Instead of focusing on the differences between ‘then’ and ‘now’, invest your time in the saddle by ‘tuning into’ how things feel right now…

The initial ride after a break is a great way to reconnect with your horse. Use this ride to drop down into your body and feel your horse underneath you. Pay attention to the subtle movements, the rhythm of their gait, and the energy they exude. Being able to ‘feel’ all of this will give you a ‘win’ for your first day back and lays the foundation for the next three rides.

Ride 2 – 25 Minutes in Walk & Trot

Practicing Your Alignment, Straightness, and Basic Position

Once you have that initial ride over you, your focus can start shifting a little towards ‘training’ yourself again. And one of the first things you must consider and ‘correct’ where necessary is your basic riding position. If your position is working against you, especially now, you will develop habits that will hinder your communication when in the saddle.  It is vitally important to try and get it as good as you can – from the beginning.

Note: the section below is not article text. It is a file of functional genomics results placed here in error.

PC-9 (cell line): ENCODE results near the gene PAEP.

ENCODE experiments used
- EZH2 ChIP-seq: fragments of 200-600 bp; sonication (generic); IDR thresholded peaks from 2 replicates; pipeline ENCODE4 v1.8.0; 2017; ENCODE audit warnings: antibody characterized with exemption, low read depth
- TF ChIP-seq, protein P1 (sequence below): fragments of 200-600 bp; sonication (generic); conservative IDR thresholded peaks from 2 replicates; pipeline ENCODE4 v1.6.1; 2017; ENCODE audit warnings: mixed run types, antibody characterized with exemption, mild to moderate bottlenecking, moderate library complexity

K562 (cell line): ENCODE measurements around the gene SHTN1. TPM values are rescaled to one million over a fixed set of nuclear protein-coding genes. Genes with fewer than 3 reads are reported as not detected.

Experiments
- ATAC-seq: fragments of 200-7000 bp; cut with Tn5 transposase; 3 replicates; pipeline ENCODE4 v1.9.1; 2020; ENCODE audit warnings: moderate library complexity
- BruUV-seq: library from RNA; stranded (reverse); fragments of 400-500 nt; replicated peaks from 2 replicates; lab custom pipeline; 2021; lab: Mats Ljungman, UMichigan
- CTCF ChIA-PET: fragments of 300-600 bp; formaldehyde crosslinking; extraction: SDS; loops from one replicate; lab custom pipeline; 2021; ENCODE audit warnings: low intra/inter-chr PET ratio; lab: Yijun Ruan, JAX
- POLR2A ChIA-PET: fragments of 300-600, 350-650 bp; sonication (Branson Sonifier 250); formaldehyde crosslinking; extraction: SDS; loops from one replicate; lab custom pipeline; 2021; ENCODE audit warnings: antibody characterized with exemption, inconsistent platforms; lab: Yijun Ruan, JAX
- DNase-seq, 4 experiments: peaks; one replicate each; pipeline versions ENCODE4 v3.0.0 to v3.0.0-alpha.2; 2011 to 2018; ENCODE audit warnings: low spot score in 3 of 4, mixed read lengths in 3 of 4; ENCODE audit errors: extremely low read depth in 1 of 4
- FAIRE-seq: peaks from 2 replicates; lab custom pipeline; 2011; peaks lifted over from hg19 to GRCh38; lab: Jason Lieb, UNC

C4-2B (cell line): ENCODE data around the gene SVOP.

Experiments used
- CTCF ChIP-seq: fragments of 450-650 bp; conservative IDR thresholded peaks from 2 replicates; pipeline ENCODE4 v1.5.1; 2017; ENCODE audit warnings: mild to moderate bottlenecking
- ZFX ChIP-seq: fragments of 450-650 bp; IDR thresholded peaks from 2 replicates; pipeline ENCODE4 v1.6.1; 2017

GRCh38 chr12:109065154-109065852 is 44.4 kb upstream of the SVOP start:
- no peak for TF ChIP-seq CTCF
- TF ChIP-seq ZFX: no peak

Again, the aim is not to expect things to be the same as they were before. But rather to make the most of how things are now. 

So, as you settle back into the saddle, focus on refining your alignment and straightness. Work on maintaining a balanced seat, aligned shoulders, and a steady lower leg.  And, if it is safe to do so for you and your horse (assuming that your horse has been ‘working’ while you have been away), you can also try some transitions into a trot.  I would suggest rising trot.  Ask for the trot, see how well you can move with your horse for about 30 seconds, and then transition back to walk.  Do this a few times throughout the ride. Slow, steady, and simple.